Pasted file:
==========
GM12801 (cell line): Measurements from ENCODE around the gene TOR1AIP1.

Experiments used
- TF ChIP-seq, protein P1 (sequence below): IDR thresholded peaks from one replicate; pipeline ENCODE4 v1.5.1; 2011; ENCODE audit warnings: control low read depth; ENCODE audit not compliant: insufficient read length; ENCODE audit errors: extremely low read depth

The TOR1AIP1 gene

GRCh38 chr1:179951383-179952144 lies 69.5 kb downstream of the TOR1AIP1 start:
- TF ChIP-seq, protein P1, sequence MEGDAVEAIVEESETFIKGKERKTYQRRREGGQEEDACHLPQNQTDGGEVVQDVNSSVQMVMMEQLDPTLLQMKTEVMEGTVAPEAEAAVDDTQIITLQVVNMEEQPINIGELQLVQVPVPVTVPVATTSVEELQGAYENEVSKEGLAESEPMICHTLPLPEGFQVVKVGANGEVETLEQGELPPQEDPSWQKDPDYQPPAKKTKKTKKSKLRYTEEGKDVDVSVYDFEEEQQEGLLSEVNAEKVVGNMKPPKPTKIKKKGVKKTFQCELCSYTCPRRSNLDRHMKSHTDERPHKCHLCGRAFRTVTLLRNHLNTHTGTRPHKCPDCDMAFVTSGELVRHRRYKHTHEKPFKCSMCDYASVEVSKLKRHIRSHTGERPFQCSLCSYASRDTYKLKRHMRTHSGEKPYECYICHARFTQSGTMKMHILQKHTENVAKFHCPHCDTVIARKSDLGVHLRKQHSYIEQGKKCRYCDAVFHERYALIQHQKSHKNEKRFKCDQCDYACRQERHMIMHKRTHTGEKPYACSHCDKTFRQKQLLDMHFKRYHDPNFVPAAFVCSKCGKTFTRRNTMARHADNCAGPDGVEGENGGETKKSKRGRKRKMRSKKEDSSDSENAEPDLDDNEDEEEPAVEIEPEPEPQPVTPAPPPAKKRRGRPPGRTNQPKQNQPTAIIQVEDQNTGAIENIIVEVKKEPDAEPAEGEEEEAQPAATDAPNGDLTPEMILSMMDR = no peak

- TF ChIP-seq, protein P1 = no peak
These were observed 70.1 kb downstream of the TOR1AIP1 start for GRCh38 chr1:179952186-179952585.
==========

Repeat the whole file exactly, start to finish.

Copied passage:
GM12801 (cell line): Measurements from ENCODE around the gene TOR1AIP1.

Experiments used
- TF ChIP-seq, protein P1 (sequence below): IDR thresholded peaks from one replicate; pipeline ENCODE4 v1.5.1; 2011; ENCODE audit warnings: control low read depth; ENCODE audit not compliant: insufficient read length; ENCODE audit errors: extremely low read depth

The TOR1AIP1 gene

GRCh38 chr1:179951383-179952144 lies 69.5 kb downstream of the TOR1AIP1 start:
- TF ChIP-seq, protein P1, sequence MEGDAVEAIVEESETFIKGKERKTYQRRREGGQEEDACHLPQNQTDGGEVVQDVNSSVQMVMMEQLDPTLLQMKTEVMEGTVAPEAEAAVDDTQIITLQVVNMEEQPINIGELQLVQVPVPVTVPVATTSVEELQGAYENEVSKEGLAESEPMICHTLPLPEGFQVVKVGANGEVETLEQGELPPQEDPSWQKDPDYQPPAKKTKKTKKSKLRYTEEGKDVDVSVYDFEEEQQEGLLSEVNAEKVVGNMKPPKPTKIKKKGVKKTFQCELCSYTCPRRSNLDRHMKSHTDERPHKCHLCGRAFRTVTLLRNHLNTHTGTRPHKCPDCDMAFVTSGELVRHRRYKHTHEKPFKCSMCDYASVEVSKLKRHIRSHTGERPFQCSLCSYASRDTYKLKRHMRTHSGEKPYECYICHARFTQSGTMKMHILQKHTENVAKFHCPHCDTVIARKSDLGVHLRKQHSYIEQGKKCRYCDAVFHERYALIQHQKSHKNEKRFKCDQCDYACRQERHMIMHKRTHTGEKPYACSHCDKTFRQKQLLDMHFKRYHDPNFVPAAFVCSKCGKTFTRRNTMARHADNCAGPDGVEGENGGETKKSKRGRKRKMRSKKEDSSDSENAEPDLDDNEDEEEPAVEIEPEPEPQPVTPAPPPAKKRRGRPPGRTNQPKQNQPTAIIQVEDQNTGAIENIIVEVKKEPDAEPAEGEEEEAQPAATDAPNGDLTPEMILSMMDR = no peak

- TF ChIP-seq, protein P1 = no peak
These were observed 70.1 kb downstream of the TOR1AIP1 start for GRCh38 chr1:179952186-179952585.